Thyroid Function Among Children with Iron Deficiency Anaemia: Pre- and Post-Iron Replacement Therapy BC01-BC05
Dr. Mohammed H Hassan,
Lecturer, Department of Medical Biochemistry and Molecular Biology, Faculty of Medicine, South Valley University,
P.O. Box No. 83523, Qena, Egypt.
Introduction: Metabolism of thyroid hormones and iron is quite interdependent. Data indicates that Iron Deficiency (ID) could impair thyroid metabolism.
Aim: To investigate the possible occurrence of thyroid dysfunction among children with isolated Iron Deficiency Anaemia (IDA) of various severities, and test if the oral iron replacement therapy alone can reverse the associated thyroid function disturbances, if present or additional therapies are required.
Materials and Methods: This prospective study was carried out on 60 children selected from the attendants to the outpatient paediatric clinics of Al-Azhar University, Assiut and Qena university hospitals, Egypt, in addition to 60 controls. Complete blood count, thyroid profile, ferritin, iron, Total Iron Binding Capacity (TIBC), Transferrin Saturation% (TFS%), unsaturated iron binding capacity and Urinary Iodine Excretion (UIE) were assessed in the studied groups at baseline, then haemoglobin level and thyroid profile repeated among the studied patients after three months of oral iron supplementation therapy. Thyroid profile and ferritin were measured using commercially available Enzyme Linked Immunosorbent Assay (ELISA) kits; while, iron, TIBC and UIE were measured using colorimetric methods.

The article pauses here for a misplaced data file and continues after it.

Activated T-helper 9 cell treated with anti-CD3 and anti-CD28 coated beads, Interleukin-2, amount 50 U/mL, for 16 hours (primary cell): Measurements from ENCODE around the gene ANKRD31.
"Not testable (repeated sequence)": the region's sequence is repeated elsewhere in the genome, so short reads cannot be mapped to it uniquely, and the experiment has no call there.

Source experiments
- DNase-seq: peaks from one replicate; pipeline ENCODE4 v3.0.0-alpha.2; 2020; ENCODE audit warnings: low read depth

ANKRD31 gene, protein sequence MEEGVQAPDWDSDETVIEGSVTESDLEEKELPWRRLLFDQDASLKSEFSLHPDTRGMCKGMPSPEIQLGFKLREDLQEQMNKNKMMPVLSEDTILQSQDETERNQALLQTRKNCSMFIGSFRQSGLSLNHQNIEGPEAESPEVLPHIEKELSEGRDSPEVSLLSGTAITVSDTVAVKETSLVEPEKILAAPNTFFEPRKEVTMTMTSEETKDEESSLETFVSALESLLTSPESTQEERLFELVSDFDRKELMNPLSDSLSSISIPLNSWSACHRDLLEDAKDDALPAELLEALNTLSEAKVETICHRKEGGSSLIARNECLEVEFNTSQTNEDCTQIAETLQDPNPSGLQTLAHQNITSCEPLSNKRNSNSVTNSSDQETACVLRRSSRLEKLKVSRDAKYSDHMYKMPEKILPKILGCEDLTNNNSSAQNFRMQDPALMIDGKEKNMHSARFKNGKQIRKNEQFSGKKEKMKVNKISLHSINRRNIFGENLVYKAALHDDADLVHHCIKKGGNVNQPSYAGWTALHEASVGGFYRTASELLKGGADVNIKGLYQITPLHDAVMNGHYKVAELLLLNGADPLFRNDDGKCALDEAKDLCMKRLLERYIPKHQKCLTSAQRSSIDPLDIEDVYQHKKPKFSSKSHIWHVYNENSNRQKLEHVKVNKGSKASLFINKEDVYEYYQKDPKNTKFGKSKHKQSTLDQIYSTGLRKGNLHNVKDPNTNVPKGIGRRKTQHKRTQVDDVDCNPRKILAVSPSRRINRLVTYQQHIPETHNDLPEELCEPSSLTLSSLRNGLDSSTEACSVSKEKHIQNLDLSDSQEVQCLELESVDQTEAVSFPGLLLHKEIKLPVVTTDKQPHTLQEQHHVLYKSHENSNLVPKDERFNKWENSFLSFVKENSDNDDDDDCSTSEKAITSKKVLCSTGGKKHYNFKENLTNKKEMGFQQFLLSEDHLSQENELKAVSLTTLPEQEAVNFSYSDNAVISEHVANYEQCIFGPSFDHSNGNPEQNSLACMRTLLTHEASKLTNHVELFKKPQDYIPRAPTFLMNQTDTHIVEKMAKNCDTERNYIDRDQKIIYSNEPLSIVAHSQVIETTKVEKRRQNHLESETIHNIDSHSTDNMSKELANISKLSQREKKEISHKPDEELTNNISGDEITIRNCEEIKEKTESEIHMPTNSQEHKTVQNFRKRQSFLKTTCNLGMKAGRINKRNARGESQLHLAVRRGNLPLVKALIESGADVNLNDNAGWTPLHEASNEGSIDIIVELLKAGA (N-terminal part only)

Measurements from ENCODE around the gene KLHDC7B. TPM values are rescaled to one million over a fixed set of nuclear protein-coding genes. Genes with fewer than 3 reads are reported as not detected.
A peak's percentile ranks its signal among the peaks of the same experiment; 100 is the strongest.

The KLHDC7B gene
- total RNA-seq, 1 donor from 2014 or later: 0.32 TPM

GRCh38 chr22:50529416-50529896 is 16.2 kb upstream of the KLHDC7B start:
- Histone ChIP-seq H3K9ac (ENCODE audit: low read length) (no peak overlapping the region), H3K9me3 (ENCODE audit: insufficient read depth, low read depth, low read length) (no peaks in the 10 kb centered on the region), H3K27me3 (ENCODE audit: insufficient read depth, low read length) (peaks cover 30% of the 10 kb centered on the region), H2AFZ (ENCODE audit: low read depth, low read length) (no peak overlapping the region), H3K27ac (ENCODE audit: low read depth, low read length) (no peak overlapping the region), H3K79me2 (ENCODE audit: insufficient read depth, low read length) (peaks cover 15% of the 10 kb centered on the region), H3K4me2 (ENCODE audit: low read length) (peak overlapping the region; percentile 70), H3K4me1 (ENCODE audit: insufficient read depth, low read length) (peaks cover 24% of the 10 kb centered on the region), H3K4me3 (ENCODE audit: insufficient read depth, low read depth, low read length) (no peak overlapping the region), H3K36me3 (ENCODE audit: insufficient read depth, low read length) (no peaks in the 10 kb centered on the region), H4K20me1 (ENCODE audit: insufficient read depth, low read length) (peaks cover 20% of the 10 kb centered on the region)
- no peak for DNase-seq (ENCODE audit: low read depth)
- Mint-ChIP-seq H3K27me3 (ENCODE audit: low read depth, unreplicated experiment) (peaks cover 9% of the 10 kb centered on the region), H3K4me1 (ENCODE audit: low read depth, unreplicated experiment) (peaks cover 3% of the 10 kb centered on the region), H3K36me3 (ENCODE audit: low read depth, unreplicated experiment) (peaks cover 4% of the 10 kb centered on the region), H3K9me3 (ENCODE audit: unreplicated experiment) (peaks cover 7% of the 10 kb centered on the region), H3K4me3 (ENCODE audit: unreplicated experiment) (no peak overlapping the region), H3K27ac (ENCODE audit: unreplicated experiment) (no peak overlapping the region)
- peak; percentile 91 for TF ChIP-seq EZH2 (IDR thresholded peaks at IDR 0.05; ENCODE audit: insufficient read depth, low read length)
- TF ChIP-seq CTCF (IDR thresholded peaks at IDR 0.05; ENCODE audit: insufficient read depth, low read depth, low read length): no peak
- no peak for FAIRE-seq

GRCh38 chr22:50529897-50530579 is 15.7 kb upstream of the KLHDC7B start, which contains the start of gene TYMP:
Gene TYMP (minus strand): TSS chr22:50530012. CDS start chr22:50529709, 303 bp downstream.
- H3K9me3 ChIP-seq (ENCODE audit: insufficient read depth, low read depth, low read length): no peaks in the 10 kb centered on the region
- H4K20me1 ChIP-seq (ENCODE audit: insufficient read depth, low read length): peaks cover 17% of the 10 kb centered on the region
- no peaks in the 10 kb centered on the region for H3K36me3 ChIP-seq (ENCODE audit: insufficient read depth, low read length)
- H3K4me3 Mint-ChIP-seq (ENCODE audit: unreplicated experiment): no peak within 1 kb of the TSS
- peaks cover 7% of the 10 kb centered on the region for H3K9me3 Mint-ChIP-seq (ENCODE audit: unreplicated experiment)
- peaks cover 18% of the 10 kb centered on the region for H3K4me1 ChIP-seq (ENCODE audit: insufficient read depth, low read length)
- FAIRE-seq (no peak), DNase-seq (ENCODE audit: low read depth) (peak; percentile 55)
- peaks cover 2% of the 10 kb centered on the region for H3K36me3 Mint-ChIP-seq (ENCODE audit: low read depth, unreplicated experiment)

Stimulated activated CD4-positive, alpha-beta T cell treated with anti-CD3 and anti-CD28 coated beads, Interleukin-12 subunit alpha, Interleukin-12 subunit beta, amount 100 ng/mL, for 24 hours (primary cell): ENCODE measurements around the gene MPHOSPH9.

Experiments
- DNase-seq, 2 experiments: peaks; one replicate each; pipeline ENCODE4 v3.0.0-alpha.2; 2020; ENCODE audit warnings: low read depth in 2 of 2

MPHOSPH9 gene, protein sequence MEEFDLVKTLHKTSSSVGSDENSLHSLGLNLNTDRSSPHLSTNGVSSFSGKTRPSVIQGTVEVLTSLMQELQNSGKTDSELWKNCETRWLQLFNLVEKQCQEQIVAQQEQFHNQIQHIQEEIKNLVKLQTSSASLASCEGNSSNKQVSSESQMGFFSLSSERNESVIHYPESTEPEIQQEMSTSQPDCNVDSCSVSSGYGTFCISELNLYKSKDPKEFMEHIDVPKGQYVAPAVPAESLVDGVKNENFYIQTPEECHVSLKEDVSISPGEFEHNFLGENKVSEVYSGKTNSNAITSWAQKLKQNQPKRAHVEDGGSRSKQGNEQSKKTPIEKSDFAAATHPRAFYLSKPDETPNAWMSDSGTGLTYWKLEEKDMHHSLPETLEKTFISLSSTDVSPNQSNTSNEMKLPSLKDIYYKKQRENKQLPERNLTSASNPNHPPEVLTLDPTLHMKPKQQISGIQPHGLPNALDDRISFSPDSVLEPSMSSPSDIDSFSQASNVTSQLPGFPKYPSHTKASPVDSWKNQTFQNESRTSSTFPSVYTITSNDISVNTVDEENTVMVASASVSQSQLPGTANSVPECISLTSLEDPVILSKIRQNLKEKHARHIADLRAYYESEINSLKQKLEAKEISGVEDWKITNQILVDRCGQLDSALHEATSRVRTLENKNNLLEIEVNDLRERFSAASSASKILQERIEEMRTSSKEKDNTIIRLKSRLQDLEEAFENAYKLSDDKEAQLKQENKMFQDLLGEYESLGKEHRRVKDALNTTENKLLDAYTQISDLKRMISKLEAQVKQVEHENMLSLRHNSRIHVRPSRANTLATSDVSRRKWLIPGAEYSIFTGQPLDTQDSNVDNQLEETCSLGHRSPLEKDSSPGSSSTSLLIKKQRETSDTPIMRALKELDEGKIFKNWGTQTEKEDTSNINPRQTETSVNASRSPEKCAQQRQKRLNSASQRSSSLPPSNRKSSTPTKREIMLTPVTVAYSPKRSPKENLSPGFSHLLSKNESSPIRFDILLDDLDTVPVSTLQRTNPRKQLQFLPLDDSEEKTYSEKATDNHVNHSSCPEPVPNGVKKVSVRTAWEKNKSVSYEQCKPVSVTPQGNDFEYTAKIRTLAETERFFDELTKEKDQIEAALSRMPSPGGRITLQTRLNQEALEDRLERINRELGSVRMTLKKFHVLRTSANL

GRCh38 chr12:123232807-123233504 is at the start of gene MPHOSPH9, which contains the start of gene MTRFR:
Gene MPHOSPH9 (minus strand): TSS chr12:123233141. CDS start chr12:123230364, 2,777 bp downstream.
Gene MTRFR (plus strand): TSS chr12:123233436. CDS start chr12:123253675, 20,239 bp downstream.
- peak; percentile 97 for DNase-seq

Results: Significant higher serum Thyroid Stimulating Hormone (TSH) levels with significant lower serum levels of Free Triiodothyronine (FT3) and Free Thyroxine (FT4) among patients versus controls (p<0.001 for all). Significant positive correlation between serum iron and FT3 (r=0.284, p<0.05) with significant negative correlations between TSH versus both serum iron (r=-0.635, p<0.001) and ferritin (r=-0.342, p<0.01). Significant decrease in the serum levels of TSH, with significant increase in the serum levels of FT3 and FT4 (p<0.001 for all) to euthyroid status following oral iron replacement therapy.
Conclusion: Subclinical or primary hypothyroidism can occur among children suffering from moderate to severe IDA, which is reversible following oral iron replacement therapy only, without need to add thyroid replacement therapy.